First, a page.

This river season has been a roller coaster ride. It started with skeletal rain starved rivers and the fishing only really got going around end of October. Now it feels like I’m on a bullet train to the finish. I haven’t fished as much as in previous seasons, but what lacked in number has made up in quality, especially the times spent under canvas close to mountains (well not quite canvas, rather rip-stop nylon) – so, I’m not complaining. What concerns me is that the rivers have their ribs showing again, starved of autumn rain and soaring day temperatures more associated with mid-summer – with winter looming it does not bode well once again for an early start to the season later in the year. Why did I write this paragraph? I have no idea because it wasn’t the point to begin with – seeing that I had to think about it, I’ll just leave it. The only connection to what I had in mind is that it will soon be the winter season and apart from extra reading and time at the vice it calls for a clean out of fly jackets and backpacks. I know the season is at an end when my fly jacket begins to weigh heavily on my shoulders – the accumulation of stuff. Jettisoning some of it is a bit of a ceremony as I yield to dubious paraphernalia, empty spools of tippet, things that find their way into hidden pockets, things that I have no idea why they were put there in the first place! I usually contemplate the need for things like nippers when you have teeth that do a great job, but since my last crown fitting my dentist has changed some of my jaw mechanics and spacings so that I can’t even manage 7X these days – so, nippers stay, but the fancy knot tool, sinkant, leader cleaner can go. The thermometer can follow suit – I have got quite good at the finger tip test to know if the trout will be feeling comfortable or not. The forceps stay because I use them all the time.
I even contemplated loosing the net because I like to land my fish by hand and there is something about the connection, but it must stay, why? Because I often find myself alone with a decent fish to photograph and its then that the net is indispensable for keeping the fish safe until I’m ready with the camera. And, I have some really nice nets from local craftsmen Boshoff, Geldenhuys and Stammer that make good props.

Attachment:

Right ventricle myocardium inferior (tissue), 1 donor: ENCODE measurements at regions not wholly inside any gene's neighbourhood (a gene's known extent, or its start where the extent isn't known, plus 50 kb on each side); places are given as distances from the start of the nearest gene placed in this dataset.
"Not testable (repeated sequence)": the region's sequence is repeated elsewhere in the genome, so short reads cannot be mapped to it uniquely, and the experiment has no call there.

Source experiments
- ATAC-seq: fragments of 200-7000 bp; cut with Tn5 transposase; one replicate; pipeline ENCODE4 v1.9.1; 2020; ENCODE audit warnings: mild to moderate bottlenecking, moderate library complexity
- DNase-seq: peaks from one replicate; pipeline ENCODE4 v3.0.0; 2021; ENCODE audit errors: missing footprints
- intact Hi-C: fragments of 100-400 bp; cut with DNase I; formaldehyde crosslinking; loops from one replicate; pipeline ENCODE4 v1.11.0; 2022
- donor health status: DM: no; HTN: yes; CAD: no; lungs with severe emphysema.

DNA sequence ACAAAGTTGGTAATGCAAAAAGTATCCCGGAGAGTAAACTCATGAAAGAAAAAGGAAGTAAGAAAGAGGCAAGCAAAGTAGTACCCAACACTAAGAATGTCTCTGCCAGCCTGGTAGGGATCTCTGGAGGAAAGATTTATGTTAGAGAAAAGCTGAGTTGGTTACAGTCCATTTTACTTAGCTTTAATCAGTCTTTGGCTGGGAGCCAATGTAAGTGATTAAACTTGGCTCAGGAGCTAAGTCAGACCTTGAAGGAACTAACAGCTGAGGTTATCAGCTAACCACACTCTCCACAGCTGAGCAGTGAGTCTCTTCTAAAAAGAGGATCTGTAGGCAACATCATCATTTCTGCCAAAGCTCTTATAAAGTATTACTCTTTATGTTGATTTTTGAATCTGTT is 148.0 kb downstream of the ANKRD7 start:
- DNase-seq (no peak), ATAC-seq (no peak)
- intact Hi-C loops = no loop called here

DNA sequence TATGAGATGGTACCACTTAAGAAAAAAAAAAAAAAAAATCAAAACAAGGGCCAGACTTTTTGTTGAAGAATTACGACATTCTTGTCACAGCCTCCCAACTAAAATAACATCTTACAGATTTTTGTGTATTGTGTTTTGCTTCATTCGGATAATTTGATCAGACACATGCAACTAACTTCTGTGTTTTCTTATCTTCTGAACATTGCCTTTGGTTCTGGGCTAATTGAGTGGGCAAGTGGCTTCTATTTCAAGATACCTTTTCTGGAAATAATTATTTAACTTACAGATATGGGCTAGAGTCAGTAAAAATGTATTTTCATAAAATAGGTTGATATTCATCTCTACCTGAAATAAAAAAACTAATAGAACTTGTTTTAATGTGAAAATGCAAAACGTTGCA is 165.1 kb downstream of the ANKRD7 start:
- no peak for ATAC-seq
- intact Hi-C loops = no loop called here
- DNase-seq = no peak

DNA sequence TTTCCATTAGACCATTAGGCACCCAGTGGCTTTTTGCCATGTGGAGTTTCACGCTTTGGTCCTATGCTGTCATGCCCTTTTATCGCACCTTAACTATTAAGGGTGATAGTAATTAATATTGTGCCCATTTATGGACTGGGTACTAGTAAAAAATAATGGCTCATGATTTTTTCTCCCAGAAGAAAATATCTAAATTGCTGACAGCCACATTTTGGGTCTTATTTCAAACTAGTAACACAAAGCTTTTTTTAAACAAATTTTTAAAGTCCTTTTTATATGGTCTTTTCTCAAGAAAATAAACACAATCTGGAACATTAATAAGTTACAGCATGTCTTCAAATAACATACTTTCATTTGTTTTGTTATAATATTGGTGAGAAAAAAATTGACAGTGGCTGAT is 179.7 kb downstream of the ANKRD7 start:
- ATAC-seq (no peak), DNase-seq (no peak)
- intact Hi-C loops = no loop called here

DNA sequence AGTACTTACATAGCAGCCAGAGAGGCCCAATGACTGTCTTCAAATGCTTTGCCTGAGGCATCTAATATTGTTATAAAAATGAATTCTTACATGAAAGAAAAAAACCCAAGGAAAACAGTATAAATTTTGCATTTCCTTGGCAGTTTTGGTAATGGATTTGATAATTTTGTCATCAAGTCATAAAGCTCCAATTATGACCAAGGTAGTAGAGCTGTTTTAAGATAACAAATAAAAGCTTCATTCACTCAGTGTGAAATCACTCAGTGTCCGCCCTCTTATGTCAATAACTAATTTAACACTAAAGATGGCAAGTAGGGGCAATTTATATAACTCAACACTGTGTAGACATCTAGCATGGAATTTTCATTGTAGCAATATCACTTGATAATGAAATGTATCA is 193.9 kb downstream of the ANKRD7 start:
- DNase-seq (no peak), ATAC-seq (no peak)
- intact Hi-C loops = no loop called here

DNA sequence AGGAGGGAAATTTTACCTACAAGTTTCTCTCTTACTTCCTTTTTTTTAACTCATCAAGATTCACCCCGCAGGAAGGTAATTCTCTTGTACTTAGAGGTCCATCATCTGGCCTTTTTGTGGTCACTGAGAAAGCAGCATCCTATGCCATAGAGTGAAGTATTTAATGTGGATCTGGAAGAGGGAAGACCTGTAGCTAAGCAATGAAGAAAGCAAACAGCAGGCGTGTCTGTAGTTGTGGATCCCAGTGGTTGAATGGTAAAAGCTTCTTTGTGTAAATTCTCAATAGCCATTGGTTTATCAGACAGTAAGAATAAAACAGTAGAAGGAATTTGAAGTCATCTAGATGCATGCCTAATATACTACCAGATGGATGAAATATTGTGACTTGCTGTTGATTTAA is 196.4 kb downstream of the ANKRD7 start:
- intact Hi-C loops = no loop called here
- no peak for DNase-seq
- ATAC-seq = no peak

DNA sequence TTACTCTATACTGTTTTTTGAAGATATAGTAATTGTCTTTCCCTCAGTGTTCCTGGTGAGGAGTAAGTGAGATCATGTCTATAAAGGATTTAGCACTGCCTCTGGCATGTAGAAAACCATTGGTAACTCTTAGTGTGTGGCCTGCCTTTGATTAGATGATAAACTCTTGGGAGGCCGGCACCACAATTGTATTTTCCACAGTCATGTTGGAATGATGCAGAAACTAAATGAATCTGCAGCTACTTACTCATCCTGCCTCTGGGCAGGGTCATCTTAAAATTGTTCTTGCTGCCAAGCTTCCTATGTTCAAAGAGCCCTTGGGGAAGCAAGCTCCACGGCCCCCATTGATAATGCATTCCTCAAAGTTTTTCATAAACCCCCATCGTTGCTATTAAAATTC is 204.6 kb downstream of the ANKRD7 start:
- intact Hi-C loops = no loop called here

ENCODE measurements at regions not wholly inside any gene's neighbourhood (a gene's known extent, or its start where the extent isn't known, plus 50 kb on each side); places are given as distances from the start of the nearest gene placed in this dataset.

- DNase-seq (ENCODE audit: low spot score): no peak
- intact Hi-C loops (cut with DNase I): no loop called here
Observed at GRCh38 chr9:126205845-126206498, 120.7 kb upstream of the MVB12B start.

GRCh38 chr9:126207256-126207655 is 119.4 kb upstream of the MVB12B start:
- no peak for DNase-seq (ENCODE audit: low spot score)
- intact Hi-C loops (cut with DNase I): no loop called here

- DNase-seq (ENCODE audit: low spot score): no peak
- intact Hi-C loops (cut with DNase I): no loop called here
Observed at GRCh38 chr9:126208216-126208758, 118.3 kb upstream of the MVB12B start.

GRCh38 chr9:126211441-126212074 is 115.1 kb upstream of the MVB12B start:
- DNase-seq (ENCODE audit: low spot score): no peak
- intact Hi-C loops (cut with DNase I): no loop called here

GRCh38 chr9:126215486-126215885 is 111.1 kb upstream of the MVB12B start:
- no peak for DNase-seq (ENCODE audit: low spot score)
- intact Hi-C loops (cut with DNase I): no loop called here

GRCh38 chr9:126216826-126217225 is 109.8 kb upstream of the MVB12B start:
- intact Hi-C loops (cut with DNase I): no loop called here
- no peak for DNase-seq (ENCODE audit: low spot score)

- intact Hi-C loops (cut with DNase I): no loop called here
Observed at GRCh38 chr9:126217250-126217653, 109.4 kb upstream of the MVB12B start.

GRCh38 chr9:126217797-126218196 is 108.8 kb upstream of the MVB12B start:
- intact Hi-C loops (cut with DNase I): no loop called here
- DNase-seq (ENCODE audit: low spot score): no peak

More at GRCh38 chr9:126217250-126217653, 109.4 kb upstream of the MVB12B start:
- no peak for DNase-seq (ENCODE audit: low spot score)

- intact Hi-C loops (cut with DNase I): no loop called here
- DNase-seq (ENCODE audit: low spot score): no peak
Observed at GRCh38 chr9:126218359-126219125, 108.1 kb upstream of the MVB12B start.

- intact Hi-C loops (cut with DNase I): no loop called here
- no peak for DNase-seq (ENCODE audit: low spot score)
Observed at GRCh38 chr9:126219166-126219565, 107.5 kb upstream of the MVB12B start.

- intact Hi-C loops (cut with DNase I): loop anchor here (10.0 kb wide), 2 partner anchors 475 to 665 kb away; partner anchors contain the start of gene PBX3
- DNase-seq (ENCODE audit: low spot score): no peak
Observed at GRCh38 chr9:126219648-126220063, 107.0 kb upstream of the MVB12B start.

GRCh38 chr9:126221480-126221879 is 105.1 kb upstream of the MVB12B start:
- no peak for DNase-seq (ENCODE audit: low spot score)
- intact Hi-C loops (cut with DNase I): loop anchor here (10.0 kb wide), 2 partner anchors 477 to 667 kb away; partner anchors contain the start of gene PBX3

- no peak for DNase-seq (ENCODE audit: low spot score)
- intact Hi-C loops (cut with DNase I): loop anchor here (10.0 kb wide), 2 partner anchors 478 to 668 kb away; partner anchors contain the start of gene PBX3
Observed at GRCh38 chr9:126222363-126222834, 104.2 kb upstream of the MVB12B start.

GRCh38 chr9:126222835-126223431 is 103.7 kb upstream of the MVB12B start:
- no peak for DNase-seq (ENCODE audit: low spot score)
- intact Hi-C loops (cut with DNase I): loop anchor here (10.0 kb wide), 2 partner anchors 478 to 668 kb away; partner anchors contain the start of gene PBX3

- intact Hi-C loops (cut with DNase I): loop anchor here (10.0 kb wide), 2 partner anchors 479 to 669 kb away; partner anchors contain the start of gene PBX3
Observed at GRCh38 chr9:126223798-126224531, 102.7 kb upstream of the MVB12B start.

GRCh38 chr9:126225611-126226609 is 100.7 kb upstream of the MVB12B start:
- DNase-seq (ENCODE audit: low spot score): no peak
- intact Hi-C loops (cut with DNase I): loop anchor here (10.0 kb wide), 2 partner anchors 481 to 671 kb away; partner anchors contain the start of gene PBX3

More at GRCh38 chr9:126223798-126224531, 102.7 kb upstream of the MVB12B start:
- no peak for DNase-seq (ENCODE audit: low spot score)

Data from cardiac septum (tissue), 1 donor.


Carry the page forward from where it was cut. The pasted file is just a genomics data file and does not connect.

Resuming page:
One of the two fly boxes must go – the smaller of the two can stay, although it is even bigger than I really need. The accumulation of years of flies of every conceivable imitation demands a lot of ruthless work. As Hank Patterson will tell you a nymph is a nymph just in different sizes and colours some with beadheads and some without. ( https://www.youtube.com/watch?v=5m0QbVTWhtw ) So all I will need is one nymph in a couple of sizes and weights, a selection of mayfly and caddis dries, a couple of terrestrials like the wolf spider and hopper, a few soft hackles, an emerger or two and a half dozen of my old favourites that help when I need to change the minds of difficult trout – and, then I will be good to go.
Thoughts now turn to the new season, still 3 months away. A little rust as always will develop in that time so the casting arm will need a little work. Wading usually begins with me resembling a one legged heron stumbling over round, slick rocks and arms flailing misjudging depth and current speed – mishaps are likely, correction, will happen! Once the rust has been scraped off it will be back to business and I will be confident doing steps, moves and the odd pirouette that any ballet dancer would be proud of, and presentations will be sweet, hopefully. And, seeing that this blog is now kind of all over the place, here is a parting shot to contemplate – there appears to be a no-nonsense stance happening in fly fishing, it seems it must show purpose, the modern testosterone brimmed ‘headhunter’ girds himself against the waste of time, no longer content to contemplate the relationship of life to eternity ….. slow down and smell the roses I say … just saying!